Updated: Oct 13
Barclays, the multinational investment bank and financial services company, recently posted a position for a Partner Manager, Platform Ecosystem. The job role stated: “As a Senior Product Manager, you will drive and communicate the overall Global Platform strategy and vision with business partners, with internal and external stakeholders and within the wider team. You’ll be passionate about the user experience, delivering a useful and usable product that provides a delightful customer experience in alignment with CX principles.” This was one of over a dozen positions that Barclays posted over the past 12 months to fill key talent roles associated with its digital transformation and shift to a platform strategy.
Barclays is just one of over 2,700 companies world-wide seeking dedicated platform talent. Once an executive team embarks on a platform strategy, they quickly confront a new challenge—filling key roles with individuals who have the right knowledge and experience.
Not surprisingly, the number of successful platforms have grown so have the number of postings for platform-related talent. An analysis of job posting reveals a significant number of jobs being posted that specifically call for platform competencies. Over the course of the past year, a detailed analysis of job postings found more than 12,930 jobs that specifically sought platform talent.
Building a strong bench of platform talent is demanding the increasing attention of senior executive teams. Finding talent that the right digital acumen and experience is one thing. Finding these capabilities plus a sophisticated understanding of platform dynamics and implications of network effects, platform pricing, data management, and external ecosystem management is an even taller order. Platform talent is now what sets companies apart.
Who is looking?
The search for platform talent can be found across three different kinds of companies. One group is made up of replenishers. These are existing platforms that are seeking talent to fuel continued growth or fill roles that have gone vacant for one reason or another. As might be expected the world’s largest platforms, such as Google, Amazon and Alibaba are active in recruiting platform talent with hundreds of platform positions posted annually. These companies have grown significantly over the past ten years and now have a large base of employees that they must continue to renew to counter natural attrition.
Builders make up another category. This group is made up of startups who are building out their platform talent. These are typically startup companies that have lean operations are seeking to bring on additional individuals with platform skills or they may have reached the stage where positive network effects are driving growth and they require additional platform talent to scale operations.
A third group is made up of incumbents who are a growing presence in platform talent markets. Since these are often are large complex organizations with entrenched organizational structures and business processes the platform function is often part of digital transformation and therefore run from or linked to the organization’s transformation office. For example, in 2018, JPMorgan Chase created the Digital & Platform Services group to deliver new technology solutions and transition to a digital banking platform. It also began offering API via J.P. Morgan Developer to third-party vendors and fintechs. Since then, JPMorgan has been actively recruiting platform talent to support these initiatives. They require specialized platform talent to identify, develop and deliver products and services not only to enhance value by enhancing functions within the company but also but by building greater external value through the creation of initiatives like outside the organization and transform the way it does business.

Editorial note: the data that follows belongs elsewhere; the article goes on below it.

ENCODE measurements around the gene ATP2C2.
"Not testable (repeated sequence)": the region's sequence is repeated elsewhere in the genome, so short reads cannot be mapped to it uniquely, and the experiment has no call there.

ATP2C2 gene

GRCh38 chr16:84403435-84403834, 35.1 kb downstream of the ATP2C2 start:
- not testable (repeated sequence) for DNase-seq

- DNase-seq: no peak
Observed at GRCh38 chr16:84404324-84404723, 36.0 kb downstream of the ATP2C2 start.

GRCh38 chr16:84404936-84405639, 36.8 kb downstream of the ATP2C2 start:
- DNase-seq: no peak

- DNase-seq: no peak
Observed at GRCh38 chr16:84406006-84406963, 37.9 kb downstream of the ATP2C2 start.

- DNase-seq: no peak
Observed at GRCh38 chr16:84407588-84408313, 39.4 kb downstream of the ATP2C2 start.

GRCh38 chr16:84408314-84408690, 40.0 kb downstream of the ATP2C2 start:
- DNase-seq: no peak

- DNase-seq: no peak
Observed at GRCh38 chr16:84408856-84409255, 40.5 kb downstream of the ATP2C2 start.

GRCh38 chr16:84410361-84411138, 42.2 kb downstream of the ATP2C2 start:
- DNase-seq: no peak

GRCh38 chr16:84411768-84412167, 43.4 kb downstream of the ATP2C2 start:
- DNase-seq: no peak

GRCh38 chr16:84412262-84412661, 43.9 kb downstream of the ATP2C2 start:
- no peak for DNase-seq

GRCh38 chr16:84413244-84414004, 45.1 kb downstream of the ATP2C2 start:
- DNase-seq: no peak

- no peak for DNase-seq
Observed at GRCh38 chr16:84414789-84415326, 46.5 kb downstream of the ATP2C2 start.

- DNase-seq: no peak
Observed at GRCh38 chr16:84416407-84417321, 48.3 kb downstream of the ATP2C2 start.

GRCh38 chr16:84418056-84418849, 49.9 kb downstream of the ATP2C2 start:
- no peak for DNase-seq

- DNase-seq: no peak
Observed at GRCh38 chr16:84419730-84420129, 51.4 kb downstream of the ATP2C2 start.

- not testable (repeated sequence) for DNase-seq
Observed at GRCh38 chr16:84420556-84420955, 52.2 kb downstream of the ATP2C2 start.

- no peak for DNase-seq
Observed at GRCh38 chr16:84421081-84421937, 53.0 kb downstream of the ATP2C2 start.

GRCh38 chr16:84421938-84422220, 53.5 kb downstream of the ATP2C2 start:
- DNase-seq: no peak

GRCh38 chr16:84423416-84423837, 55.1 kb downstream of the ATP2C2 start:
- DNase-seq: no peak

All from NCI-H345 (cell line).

A review of job postings reveals a range of platform talent roles. Five roles stand out. One is the role of platform strategist. This role seeks individuals who can develop business recommendations that will have a material impact on top and bottom line and help chart the company’s long-term platform strategy. They must be able to prioritize business benefits, develop product and broader ecosystem roadmaps. They are typically expected to lead cross-functional teams that consist of a business unit and functional team members and engage product managers and product owners to ensure the platform strategy is prioritized for both delivery and consumption. For example, a recent platform strategy role by JPMorgan sought “Partner with firm-wide Digital strategy and delivery channels to build the integration roadmap Identify the key current and future (3-5 years) strategic capability (people, process, technology & data) and platform priorities and opportunities within our business and how they underpin the broader strategic ambition and goals. Finally, platform strategists are expected to consider how value will be maximized with contributors outside the boundaries of the firm and optimal pricing not from the vantage of specific product or service lines but the entire platform ecosystem.